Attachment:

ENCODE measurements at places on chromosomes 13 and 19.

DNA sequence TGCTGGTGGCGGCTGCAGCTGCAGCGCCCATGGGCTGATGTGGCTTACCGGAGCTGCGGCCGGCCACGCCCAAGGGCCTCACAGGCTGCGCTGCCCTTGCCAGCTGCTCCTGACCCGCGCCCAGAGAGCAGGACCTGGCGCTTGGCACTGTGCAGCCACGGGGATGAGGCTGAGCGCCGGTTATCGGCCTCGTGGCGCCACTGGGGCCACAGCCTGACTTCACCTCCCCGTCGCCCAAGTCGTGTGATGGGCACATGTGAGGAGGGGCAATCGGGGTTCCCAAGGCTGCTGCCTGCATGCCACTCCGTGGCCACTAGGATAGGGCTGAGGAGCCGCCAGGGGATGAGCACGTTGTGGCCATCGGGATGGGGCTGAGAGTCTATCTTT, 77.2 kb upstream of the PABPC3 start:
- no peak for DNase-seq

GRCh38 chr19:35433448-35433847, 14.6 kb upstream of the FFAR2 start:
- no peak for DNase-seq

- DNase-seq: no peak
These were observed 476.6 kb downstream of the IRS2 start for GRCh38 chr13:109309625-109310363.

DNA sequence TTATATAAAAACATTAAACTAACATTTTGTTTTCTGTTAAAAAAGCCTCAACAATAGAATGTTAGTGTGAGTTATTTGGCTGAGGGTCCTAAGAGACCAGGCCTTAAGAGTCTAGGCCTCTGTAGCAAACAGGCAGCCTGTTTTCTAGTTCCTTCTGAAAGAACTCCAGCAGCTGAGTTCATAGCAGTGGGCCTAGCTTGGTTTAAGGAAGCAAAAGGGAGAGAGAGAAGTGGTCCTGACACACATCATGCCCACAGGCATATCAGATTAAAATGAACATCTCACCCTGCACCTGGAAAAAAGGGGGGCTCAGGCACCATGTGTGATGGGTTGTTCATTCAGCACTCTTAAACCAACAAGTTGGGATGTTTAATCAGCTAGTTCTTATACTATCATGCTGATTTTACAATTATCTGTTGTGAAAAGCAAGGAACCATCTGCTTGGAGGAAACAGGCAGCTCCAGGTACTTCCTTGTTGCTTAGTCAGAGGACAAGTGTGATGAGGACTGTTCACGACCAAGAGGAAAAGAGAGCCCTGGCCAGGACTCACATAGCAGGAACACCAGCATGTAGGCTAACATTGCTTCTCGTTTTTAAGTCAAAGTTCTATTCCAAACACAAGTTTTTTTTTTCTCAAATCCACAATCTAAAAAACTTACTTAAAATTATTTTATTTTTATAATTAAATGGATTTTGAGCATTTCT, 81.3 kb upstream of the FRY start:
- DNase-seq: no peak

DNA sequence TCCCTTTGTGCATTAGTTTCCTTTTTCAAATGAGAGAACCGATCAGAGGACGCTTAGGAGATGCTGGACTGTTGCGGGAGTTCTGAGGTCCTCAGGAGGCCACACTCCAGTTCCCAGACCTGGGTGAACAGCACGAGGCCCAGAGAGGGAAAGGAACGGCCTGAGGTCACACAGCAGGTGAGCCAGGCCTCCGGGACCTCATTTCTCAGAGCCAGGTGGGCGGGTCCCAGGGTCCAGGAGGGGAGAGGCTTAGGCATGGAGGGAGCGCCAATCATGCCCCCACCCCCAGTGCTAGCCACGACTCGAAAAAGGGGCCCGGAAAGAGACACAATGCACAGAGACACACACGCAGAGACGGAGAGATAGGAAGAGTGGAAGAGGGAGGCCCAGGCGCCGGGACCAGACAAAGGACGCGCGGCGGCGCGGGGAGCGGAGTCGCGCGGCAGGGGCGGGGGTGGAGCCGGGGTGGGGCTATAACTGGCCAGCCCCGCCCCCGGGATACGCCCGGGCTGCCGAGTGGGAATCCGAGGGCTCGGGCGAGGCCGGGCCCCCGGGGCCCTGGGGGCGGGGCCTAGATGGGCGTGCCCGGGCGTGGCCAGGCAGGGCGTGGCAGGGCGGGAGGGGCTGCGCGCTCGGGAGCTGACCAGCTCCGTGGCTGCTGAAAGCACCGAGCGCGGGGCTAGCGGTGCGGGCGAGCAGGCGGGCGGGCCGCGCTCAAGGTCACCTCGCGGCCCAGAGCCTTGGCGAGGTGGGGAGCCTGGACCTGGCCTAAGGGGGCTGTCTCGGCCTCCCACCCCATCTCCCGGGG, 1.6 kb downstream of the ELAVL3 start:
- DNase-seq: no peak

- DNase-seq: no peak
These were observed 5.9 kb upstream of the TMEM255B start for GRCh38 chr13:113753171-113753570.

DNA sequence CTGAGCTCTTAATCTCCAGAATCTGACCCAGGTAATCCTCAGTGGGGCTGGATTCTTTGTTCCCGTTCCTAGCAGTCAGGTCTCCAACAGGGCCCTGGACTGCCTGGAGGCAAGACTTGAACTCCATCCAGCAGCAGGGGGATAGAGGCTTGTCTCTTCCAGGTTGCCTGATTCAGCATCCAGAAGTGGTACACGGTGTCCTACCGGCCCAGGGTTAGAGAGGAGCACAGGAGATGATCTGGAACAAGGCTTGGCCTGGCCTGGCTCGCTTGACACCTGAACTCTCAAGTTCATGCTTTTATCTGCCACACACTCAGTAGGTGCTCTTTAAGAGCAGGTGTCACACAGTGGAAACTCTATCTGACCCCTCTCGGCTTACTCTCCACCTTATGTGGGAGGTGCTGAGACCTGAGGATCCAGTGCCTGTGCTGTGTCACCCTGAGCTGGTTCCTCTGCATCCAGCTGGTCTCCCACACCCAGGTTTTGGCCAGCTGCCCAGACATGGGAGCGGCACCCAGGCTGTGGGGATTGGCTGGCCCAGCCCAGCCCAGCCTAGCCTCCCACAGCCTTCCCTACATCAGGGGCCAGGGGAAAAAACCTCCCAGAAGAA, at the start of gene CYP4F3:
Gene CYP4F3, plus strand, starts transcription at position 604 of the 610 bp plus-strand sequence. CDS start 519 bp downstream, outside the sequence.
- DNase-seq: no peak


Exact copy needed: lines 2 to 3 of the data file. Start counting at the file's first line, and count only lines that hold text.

DNA sequence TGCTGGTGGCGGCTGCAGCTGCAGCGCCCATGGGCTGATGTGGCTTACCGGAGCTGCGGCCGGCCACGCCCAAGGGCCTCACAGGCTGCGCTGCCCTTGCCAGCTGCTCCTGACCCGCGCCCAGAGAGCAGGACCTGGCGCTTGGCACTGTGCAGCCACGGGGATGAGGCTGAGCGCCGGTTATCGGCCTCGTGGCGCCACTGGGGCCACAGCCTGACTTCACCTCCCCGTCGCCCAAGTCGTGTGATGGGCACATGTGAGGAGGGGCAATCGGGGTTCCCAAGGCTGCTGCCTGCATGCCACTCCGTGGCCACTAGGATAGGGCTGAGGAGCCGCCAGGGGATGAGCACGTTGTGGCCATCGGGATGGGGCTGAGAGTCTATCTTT, 77.2 kb upstream of the PABPC3 start:
- no peak for DNase-seq